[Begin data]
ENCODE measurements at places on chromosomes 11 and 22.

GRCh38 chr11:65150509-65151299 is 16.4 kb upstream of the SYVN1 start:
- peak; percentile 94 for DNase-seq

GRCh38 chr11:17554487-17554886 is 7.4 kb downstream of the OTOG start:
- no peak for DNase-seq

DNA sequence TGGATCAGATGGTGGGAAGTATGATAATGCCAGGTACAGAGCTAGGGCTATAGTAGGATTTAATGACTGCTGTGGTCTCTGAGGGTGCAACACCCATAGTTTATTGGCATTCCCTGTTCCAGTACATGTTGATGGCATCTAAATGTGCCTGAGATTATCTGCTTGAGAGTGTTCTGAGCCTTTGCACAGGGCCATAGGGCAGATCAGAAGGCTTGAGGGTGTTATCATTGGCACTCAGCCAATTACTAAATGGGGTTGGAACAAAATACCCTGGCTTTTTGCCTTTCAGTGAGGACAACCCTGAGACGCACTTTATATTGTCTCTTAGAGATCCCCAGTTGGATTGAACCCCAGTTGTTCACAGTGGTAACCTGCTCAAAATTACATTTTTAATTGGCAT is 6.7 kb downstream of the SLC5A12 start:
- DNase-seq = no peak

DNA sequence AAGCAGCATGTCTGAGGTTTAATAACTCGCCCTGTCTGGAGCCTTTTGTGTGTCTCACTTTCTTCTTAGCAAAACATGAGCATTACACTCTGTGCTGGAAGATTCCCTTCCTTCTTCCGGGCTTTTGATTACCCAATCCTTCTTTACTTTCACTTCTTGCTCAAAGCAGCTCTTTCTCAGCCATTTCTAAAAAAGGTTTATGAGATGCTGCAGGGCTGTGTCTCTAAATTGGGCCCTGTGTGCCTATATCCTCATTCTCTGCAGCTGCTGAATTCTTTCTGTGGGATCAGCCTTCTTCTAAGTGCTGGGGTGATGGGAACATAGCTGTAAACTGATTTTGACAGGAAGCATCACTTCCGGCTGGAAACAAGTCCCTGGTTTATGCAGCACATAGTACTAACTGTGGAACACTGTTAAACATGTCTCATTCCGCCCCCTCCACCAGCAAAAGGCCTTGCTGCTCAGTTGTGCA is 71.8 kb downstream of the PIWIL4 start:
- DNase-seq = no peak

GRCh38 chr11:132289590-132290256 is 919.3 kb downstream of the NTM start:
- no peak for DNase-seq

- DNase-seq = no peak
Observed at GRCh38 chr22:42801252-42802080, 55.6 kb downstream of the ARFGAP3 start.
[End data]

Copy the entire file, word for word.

ENCODE measurements at places on chromosomes 11 and 22.

GRCh38 chr11:65150509-65151299 is 16.4 kb upstream of the SYVN1 start:
- peak; percentile 94 for DNase-seq

GRCh38 chr11:17554487-17554886 is 7.4 kb downstream of the OTOG start:
- no peak for DNase-seq

DNA sequence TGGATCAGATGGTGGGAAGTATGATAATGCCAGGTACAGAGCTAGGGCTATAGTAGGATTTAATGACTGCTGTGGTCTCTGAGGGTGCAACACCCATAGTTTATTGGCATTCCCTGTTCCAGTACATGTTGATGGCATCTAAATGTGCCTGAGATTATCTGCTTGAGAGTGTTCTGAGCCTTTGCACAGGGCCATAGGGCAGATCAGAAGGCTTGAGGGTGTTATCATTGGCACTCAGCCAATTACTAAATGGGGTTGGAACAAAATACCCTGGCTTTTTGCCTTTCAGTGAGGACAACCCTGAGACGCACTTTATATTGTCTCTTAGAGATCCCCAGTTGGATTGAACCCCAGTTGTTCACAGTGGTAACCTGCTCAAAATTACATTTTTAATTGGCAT is 6.7 kb downstream of the SLC5A12 start:
- DNase-seq = no peak

DNA sequence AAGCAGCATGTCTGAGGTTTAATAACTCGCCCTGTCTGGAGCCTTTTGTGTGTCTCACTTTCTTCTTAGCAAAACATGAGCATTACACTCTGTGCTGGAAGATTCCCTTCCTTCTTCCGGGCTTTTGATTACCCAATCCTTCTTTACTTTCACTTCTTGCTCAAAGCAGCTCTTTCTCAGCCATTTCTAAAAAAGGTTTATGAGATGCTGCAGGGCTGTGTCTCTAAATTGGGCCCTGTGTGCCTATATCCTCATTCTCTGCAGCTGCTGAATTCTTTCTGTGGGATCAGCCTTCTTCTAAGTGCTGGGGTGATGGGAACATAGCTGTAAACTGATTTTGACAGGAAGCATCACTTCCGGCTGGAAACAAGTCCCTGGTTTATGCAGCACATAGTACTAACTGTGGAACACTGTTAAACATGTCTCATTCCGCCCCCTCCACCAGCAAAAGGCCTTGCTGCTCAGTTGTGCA is 71.8 kb downstream of the PIWIL4 start:
- DNase-seq = no peak

GRCh38 chr11:132289590-132290256 is 919.3 kb downstream of the NTM start:
- no peak for DNase-seq

- DNase-seq = no peak
Observed at GRCh38 chr22:42801252-42802080, 55.6 kb downstream of the ARFGAP3 start.